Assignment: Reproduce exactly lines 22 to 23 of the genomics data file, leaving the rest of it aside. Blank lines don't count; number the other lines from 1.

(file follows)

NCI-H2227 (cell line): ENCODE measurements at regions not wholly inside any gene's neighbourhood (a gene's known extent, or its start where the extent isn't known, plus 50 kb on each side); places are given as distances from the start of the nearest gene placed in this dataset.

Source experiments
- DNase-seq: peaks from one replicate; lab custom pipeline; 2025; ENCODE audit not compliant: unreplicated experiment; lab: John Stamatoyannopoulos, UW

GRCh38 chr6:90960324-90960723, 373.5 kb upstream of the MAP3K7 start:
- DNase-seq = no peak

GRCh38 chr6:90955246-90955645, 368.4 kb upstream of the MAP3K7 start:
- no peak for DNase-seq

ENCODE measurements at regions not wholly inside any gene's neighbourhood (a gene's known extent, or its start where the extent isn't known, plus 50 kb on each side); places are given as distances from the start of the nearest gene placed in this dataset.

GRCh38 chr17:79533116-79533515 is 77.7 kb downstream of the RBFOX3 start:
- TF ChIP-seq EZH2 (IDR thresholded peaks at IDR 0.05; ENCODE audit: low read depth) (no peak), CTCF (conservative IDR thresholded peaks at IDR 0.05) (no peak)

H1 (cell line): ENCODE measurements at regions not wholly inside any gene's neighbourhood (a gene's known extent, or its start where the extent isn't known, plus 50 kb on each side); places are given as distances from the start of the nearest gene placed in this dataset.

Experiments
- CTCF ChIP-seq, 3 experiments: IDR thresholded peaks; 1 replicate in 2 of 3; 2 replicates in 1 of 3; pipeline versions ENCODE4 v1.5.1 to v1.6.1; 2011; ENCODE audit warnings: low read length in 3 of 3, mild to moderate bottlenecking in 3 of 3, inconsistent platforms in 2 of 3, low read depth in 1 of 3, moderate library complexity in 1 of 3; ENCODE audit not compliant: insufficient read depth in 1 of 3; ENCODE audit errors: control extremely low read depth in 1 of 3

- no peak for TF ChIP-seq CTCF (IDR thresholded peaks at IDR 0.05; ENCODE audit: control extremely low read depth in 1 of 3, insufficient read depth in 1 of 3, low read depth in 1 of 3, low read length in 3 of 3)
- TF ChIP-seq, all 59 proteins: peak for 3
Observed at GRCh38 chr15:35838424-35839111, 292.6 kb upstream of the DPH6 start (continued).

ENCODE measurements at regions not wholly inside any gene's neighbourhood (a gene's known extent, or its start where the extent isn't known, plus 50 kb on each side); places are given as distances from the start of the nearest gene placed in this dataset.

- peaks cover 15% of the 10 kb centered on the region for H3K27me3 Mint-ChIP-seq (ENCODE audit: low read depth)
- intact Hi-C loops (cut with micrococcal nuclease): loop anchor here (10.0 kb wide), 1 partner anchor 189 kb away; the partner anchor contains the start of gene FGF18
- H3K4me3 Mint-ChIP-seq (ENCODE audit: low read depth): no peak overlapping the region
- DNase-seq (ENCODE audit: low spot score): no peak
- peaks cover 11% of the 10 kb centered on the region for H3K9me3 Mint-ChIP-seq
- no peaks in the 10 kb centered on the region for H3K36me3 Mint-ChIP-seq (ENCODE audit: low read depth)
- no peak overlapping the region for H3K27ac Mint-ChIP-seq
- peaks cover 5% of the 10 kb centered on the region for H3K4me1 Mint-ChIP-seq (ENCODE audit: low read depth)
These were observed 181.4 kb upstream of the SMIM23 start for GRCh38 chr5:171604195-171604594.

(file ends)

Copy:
- peaks cover 11% of the 10 kb centered on the region for H3K9me3 Mint-ChIP-seq
- no peaks in the 10 kb centered on the region for H3K36me3 Mint-ChIP-seq (ENCODE audit: low read depth)